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Stuffing Envelopes = Big $? Not Quite.

Stuffing Envelopes = Big $? Not Quite. - The Beacon


By: Beth

Stuffing Envelopes = Big $? Not Quite.

Perhaps our readers haven’t heard of this one, but we receive calls at the Tri-State BBB more often than you would think from consumers inquiring about this kind of work-at-home opportunity. It’s a classic case of getting something for nothing and in this case promises participants high return for very little work. 

It’s the envelope stuffing employment opportunity, and in many cases, a company offers to pay fantastic wages to “stuff envelopes and submit them according to instructions”. 

The hitch is participants are required to pay for these instructions, and often later learn they must also buy, for instance, the company’s books on “money-making” plans, and must place advertisements at their own expense in newspapers, magazines or on bulletin boards. 

Here’s how it works: the advertising mentioned above invites persons to send the participant a S.A.S.E. for information on earning money at home.

Each envelope received in this manner is then stuffed by the participant with the company’s circular.  Once a required number of letters is accumulated, they are sent to the company for payment.  Earning by participants is based entirely on the number of responses they receive to the ads.

In practically all businesses, envelope stuffing has become a highly mechanized operation using sophisticated mass mailing techniques and equipment which eliminates any profit for an individual doing this type of work at home.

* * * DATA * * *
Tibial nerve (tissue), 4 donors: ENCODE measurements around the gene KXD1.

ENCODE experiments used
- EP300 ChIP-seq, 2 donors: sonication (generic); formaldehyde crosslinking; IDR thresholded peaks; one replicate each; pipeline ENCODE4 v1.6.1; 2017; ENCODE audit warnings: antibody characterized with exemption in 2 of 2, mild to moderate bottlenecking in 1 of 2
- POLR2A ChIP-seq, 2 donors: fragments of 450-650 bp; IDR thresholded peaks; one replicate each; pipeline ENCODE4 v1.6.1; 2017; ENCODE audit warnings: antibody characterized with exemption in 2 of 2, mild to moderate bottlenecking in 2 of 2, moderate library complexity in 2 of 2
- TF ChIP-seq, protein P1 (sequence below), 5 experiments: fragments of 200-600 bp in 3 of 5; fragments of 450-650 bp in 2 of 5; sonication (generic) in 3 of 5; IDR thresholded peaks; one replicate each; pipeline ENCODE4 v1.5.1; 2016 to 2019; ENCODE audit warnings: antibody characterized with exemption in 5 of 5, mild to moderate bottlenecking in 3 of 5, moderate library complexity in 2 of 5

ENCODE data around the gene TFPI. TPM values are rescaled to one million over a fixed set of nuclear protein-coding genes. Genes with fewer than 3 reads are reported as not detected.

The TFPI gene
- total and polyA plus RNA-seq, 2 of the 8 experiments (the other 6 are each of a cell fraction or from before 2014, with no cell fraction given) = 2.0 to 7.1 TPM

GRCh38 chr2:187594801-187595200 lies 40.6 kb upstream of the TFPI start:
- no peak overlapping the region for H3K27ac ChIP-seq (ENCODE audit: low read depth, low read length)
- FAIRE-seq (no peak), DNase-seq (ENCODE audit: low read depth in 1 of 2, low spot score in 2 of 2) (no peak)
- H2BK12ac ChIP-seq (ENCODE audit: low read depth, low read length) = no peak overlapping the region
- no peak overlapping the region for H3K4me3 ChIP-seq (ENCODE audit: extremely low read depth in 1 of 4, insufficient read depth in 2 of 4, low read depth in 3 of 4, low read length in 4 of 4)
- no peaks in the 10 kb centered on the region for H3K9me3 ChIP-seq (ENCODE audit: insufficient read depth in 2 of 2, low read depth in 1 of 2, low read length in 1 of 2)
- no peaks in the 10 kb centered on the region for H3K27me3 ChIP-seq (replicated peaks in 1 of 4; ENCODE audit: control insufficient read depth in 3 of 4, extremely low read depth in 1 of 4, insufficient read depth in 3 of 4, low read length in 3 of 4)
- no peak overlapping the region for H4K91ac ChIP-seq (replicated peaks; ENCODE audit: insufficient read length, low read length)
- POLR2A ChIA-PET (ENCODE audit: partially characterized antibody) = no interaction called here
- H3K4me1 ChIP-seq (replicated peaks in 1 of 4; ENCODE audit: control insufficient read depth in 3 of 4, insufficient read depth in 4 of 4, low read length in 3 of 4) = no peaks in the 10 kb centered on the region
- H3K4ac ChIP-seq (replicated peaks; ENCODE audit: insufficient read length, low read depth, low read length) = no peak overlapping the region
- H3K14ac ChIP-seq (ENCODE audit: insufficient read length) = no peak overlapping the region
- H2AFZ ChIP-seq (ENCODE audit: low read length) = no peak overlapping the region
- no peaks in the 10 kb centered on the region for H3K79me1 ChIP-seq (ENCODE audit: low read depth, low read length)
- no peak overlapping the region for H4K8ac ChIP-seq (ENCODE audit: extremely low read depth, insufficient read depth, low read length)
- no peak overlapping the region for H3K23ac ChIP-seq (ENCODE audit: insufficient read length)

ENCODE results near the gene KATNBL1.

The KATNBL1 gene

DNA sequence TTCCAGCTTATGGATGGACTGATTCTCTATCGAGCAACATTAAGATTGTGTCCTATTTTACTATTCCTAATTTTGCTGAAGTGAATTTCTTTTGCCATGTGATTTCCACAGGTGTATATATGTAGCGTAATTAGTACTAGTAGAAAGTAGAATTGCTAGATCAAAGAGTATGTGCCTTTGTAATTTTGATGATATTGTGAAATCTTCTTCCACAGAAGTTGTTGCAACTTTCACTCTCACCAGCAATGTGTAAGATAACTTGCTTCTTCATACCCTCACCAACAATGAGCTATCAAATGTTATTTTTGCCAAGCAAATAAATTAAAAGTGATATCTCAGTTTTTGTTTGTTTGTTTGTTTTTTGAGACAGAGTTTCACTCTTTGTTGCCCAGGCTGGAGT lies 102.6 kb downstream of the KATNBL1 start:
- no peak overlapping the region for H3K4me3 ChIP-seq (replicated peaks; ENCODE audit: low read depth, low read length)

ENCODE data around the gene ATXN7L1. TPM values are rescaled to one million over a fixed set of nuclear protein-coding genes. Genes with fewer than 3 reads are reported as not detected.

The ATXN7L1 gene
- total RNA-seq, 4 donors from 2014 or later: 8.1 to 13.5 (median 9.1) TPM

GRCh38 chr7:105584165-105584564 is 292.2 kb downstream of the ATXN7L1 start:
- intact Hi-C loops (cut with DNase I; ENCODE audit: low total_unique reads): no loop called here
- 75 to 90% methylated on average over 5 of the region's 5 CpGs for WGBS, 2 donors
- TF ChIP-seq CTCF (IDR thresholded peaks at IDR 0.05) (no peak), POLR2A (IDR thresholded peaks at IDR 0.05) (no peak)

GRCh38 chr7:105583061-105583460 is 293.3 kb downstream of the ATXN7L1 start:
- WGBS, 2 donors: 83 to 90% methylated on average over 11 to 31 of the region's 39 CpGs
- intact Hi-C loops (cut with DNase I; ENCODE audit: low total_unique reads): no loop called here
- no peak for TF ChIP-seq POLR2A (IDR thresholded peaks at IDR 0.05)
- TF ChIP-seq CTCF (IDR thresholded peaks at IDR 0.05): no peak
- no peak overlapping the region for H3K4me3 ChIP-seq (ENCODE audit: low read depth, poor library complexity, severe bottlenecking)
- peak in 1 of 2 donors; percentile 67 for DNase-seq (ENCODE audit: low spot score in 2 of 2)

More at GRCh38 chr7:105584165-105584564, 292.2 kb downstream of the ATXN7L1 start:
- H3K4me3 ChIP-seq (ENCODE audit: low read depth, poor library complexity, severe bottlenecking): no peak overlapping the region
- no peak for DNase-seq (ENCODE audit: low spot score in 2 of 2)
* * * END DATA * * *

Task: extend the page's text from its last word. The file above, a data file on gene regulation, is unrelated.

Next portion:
Your BBB warns against paying up front fees for work-at-home opportunities, which are often described as voice mail retrieval, reading email, stuffing or mailing of envelopes, processing mail, being a home mailer, updating mailing lists, typing labels, home secretarial work, e-commerce at home, or home computer work.

The BBB’s experience is that these are often a variation on a chain letter. Those schemes are regularly shut down by the United States Postal Inspectors.

If you would like to file a complaint regarding a similar experience, and the complaint involves one of the opportunities just described, please file your complaint instead with the Postal Inspectors by calling 800-372-8347.

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Beth was Director of BBB Services and wrote for the consumer education blog from 2008 to 2011. Beth also managed projects of the Tri-State Better Business Bureau Foundation, including the Student of Integrity Scholarship and senior citizen education programs, and she worked with local charities as a part of our charity reporting service.